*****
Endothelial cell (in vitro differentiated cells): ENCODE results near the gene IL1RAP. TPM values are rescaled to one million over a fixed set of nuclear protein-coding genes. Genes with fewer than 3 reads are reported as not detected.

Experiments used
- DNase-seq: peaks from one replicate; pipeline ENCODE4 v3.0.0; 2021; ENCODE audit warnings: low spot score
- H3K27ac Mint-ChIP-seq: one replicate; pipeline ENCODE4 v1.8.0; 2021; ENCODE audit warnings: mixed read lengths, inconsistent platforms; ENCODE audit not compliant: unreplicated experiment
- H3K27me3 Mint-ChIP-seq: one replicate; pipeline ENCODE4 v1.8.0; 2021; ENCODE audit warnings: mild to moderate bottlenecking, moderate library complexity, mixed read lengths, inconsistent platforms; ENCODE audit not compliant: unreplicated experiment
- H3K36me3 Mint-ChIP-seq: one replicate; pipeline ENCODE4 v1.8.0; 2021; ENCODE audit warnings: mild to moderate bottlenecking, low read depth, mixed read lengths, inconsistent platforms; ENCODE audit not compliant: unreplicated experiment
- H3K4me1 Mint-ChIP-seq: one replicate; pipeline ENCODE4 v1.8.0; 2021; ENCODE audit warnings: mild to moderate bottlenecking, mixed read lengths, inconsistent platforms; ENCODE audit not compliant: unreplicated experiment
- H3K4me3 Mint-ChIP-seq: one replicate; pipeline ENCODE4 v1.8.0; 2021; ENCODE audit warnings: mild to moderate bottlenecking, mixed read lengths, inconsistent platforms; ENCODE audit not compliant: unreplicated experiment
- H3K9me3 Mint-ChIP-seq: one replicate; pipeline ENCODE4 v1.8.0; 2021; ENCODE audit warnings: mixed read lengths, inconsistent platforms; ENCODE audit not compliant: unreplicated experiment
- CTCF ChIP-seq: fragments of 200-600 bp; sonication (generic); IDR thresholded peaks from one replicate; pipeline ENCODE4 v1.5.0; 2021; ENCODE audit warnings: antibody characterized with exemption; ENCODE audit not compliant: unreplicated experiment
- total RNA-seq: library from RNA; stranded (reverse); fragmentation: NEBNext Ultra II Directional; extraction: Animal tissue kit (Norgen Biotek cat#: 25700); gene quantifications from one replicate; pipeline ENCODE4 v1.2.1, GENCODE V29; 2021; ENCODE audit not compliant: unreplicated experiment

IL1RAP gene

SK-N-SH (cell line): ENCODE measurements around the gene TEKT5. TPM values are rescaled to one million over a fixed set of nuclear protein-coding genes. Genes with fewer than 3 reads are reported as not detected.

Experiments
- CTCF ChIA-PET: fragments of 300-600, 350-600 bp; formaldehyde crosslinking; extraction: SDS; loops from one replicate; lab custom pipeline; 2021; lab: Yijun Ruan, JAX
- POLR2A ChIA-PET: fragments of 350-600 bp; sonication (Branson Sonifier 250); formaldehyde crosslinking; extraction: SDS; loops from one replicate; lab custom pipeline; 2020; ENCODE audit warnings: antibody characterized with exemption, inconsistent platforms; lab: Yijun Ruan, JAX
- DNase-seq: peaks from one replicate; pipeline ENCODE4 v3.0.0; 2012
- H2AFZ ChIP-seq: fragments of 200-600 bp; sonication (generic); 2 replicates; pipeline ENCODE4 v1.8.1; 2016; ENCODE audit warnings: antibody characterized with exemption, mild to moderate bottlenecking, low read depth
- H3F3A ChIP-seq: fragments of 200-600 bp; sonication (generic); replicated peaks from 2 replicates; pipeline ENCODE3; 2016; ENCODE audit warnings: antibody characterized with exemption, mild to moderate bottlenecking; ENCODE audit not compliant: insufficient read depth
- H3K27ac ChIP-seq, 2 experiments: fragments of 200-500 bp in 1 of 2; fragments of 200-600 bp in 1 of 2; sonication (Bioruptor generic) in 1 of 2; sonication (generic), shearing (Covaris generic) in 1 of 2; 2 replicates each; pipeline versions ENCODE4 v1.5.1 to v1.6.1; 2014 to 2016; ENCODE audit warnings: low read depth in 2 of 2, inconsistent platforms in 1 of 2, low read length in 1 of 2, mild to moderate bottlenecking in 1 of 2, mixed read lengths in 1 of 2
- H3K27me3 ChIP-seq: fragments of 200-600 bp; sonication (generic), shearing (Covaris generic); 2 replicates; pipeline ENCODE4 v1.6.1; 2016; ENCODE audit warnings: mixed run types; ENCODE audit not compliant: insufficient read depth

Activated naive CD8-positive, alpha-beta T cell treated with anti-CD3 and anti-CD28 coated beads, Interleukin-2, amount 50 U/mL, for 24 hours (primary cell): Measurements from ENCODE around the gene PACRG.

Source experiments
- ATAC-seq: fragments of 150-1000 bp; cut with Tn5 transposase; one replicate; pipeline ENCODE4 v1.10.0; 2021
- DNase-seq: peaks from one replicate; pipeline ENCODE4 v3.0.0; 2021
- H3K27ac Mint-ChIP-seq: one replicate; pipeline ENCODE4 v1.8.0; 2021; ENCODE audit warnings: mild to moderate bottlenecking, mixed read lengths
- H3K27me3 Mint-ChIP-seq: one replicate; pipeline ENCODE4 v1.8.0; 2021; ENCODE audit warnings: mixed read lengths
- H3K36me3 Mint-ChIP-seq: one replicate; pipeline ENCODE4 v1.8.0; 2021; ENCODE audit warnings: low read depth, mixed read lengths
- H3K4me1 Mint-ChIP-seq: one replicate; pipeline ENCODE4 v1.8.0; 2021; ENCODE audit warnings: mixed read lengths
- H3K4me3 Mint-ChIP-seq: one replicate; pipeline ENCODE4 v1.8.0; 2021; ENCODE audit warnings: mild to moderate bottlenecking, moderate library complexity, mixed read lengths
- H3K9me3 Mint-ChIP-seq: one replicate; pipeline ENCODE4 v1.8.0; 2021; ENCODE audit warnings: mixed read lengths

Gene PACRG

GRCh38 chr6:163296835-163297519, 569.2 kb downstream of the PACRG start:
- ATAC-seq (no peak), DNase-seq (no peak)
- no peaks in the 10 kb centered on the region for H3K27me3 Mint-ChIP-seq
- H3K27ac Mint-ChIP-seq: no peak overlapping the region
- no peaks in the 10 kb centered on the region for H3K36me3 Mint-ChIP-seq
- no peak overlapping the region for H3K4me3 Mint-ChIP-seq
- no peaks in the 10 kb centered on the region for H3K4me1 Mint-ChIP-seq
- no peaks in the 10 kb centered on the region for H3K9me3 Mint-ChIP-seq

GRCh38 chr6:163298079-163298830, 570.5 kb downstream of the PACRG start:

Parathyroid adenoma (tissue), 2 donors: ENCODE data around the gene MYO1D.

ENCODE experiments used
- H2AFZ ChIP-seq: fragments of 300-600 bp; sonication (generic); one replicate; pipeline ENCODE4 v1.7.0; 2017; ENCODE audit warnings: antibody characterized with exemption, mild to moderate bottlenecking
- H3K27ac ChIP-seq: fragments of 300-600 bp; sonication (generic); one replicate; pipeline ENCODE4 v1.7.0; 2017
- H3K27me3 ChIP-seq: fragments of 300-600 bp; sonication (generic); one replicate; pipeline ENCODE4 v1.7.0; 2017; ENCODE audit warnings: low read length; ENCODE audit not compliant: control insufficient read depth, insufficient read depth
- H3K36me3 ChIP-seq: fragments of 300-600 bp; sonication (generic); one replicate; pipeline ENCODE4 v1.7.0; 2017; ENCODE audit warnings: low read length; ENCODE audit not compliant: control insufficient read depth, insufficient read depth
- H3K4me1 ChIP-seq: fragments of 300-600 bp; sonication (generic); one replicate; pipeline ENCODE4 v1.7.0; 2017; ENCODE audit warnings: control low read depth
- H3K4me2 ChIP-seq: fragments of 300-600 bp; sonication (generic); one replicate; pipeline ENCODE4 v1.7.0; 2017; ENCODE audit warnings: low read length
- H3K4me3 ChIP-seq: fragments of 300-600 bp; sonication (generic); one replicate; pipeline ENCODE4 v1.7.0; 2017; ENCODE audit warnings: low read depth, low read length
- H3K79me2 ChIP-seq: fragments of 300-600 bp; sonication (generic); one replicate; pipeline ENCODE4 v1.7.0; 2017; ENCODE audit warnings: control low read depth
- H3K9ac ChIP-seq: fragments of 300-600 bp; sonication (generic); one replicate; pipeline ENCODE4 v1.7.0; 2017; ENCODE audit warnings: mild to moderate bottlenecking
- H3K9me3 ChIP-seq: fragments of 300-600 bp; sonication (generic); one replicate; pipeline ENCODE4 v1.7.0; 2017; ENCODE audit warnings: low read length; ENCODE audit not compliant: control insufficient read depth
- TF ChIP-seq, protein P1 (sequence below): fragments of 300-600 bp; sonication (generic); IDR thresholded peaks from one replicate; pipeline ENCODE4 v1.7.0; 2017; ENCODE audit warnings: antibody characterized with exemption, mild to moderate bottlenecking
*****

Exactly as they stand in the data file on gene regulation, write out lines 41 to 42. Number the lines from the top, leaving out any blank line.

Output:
GRCh38 chr6:163298079-163298830, 570.5 kb downstream of the PACRG start:

Parathyroid adenoma (tissue), 2 donors: ENCODE data around the gene MYO1D.